In reptiles and mammals the so-called mesonephric mesentery plays an important part in the closure of the pleural cavities. It arises from the apex of the mesonephros at its cephalic end, and fuses with the septum transversum. It thus forms a partition between the hinder portion of the pleural cavity and the cranio-lateral recesses of the peritoneal cavity. Subsequently, in mammals, its posterior free border fuses with the caudal bounding folds of the pleural cavity that arise as forwardly directed projections from the accessory mesentery on the right side and the wall of the stomach on the left. Hochstetter states that such a mesonephric fold is found in the chick but that it does not appear to play any essential part in the formation of the septum pleuro-peritoneale.


I find it in the chick as a very minute vestige at the cranial end of the mesonephros associated with the funnel of the Miillerian duct. It aids in the final closure of the pleural cavity by bridging over the narrowchink between the lateral angle of the pleuro-peritoneal membrane and the lateral body-wall. (See Bertelli, 1898.)

The oblique septum of birds arises as a layer split off from the septum pleuro-peritoneale (pulmonary aponeurosis or pulmonary diaphragm of adult anatomy) by the expansion of the anterior and posterior thoracic air-sacs within it. This mode of formation is clearly seen, particularly on the right side, in a series of transverse sections of a chick embryo of eleven days (Fig. 190). Thus the cavity between the oblique septum and the pulmonary diaphragm (cavum sub-pulmonale of Huxley) is not a portion of the bodv-cavitv and bears no relation to it. The ingrowth of muscles into the pulmonary diaphragm can be observed in the same series of sections. It begins on the tenth day according to Bertelli.

HI. The Mesenteries

The dorsal mesentery is originally a vertical membrane formed by reduplication of the peritoneum from the mid-dorsal line of the body-cavity to the intestine; mesenchyme is contained from the outset between its peritoneal layers, and serves as the pathway for the development of the nerves and blood-vessels of the intestine. In the course of development, its lower edge elongates with the growth of the intestine, and is thrown into folds, or twisted and turned with the various folds and turnings of the intestine. Detailed studies of its later development in the chick have not been published, but the principal events in its history are as follows: For convenience of description the dorsal mesentery may be divided into three portions corresponding to the main divisions of the alimentary tract, viz., an anterior division belonging to the stomach and duodenum, sometimes known as the mesogastrium; an intestinal division belonging to the second loop of the embryonic intestine that descends into the umbilicus; and a posterior division belonging to the large intestine and rectum. Inasmuch as the duodeno-jejunal flexure (Figs. 179 and 180, X) retains from an early stage a short mesenterial attachment, there is quite a sharp boundary in the chick between the first and second divisions of the dorsal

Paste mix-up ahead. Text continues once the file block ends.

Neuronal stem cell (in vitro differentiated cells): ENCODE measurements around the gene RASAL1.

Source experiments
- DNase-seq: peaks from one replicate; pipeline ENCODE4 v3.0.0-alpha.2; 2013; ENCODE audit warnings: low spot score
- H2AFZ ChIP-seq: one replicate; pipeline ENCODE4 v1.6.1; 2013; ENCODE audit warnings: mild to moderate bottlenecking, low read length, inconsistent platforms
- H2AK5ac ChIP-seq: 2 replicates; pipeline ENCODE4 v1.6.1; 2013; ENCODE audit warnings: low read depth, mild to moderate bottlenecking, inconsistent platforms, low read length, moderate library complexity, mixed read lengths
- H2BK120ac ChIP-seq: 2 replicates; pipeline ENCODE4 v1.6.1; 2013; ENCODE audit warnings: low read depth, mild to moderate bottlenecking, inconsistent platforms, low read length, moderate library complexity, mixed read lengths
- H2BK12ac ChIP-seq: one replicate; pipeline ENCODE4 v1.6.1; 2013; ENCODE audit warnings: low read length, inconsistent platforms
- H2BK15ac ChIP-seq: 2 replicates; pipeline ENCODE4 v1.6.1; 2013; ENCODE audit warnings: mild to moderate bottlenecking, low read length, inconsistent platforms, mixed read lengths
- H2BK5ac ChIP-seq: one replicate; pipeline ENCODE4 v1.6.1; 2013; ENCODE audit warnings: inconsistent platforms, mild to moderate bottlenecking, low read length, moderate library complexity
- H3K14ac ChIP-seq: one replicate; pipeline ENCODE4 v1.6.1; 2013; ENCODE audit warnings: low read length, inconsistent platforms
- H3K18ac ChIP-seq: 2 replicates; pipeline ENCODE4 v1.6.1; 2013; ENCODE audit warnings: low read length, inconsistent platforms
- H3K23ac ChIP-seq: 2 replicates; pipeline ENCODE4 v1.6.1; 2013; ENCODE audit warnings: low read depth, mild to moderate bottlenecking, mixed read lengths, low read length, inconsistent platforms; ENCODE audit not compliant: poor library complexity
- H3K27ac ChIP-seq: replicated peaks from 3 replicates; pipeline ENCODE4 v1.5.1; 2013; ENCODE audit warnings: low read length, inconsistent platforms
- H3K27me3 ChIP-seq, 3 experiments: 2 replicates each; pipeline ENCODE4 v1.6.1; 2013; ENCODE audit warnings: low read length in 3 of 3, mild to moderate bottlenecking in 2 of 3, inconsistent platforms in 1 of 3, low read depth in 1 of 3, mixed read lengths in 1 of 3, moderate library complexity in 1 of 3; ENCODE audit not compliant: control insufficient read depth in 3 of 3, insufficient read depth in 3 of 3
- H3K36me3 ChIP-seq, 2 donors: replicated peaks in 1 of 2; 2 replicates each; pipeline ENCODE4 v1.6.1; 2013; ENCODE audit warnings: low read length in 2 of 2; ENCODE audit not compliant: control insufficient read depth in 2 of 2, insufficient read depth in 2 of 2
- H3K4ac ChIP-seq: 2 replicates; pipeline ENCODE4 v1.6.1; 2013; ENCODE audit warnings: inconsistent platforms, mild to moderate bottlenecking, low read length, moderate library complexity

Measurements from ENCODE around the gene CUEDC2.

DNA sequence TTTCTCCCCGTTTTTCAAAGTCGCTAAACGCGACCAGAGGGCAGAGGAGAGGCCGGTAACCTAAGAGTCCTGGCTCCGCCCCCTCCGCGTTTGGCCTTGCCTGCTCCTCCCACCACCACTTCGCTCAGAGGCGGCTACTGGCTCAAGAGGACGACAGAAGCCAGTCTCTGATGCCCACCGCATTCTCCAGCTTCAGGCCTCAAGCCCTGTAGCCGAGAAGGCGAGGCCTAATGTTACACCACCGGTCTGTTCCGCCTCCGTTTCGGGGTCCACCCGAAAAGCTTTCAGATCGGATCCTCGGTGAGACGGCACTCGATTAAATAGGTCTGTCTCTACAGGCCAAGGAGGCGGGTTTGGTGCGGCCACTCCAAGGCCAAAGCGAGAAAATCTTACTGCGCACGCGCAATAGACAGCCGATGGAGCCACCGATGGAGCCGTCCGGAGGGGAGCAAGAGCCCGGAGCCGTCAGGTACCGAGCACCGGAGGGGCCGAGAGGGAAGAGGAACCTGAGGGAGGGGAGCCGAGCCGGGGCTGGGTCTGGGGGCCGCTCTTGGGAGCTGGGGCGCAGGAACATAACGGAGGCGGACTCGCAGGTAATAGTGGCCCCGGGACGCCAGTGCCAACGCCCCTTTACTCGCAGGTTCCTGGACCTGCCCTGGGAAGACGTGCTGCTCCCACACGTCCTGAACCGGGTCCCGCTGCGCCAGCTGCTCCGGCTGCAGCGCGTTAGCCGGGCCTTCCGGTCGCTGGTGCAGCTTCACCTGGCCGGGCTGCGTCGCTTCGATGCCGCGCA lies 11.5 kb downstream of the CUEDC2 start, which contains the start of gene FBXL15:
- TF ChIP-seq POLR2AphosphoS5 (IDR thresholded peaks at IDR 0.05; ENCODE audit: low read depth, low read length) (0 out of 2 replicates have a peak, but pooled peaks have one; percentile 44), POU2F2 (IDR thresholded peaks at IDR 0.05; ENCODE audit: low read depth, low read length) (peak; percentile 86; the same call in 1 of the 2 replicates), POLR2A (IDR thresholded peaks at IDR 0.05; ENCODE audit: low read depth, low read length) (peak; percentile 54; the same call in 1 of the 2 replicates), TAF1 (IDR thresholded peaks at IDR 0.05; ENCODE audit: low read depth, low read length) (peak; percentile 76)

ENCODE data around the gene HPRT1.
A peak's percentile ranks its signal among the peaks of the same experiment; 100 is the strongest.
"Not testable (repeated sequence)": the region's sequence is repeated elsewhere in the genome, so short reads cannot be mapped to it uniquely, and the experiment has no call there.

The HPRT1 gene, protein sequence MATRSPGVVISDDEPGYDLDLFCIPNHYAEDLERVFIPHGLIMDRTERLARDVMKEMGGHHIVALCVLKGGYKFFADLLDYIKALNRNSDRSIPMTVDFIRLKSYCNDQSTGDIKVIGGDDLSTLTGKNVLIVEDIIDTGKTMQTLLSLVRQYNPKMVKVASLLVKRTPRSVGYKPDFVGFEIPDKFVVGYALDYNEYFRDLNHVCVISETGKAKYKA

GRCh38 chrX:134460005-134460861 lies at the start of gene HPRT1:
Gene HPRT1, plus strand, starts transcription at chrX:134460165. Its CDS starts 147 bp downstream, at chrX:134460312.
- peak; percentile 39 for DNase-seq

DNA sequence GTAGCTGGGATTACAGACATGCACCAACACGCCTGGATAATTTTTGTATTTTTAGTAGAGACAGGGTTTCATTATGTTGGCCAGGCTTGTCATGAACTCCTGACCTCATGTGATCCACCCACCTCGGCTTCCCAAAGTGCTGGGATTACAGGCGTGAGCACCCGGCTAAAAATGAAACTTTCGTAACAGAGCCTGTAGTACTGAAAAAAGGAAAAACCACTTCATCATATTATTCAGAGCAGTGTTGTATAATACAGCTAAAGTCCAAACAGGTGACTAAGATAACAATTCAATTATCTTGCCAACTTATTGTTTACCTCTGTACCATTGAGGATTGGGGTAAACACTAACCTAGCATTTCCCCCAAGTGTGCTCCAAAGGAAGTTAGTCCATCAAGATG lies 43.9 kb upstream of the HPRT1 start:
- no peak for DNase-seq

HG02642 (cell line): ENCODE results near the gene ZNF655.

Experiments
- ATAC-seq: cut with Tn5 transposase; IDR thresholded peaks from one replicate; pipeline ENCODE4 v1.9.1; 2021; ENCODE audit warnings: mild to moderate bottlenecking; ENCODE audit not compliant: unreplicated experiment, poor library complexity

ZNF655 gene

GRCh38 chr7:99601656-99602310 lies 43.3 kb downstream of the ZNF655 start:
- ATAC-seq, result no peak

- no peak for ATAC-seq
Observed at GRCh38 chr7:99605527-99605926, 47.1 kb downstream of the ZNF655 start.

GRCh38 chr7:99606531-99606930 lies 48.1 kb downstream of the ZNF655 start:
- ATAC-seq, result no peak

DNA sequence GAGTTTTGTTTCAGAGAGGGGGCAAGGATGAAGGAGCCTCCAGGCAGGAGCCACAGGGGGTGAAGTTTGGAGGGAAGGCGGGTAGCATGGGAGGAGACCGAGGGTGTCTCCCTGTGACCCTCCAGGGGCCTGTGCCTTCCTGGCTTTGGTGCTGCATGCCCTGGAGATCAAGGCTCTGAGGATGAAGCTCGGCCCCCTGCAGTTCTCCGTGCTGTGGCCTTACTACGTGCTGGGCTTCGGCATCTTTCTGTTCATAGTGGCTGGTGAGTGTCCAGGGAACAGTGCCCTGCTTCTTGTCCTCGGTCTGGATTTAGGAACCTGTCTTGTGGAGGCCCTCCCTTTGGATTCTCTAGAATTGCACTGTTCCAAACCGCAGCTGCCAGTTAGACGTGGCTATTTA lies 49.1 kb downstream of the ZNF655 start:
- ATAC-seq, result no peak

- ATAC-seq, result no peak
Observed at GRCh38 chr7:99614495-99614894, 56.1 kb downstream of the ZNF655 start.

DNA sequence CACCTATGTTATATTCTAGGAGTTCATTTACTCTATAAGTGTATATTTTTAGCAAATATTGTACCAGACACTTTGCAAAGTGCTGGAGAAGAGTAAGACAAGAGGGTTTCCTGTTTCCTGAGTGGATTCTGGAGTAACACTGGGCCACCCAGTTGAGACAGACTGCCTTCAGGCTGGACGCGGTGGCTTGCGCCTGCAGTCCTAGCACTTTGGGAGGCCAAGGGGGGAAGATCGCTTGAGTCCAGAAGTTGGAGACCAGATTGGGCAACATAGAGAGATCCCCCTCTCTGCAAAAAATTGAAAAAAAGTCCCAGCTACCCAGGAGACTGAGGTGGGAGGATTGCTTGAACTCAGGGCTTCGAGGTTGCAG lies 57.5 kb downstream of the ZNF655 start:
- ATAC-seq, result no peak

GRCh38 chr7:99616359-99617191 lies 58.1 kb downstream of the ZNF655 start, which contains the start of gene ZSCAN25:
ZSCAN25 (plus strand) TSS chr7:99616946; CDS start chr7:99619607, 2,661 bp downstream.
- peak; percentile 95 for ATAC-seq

mesentery. The mesogastriiim becomes modified b}- the displacement of the stomach, the outgrowth of the duodenal loop, the formation of the omentum, and by the development of the pancreas and spleen in it. (See below.)

The second division of the mesentery is related to the longest division of the intestine, but as this arises from a relatively very small part of the embryonic intestine, its dorsal attachment is short and the roots of the mesenteric arteries are grouped together. The third division is relatively long and not very deep; at its base it approaches near to the mesogastrium, to which it is attached by the root of the intermediate division.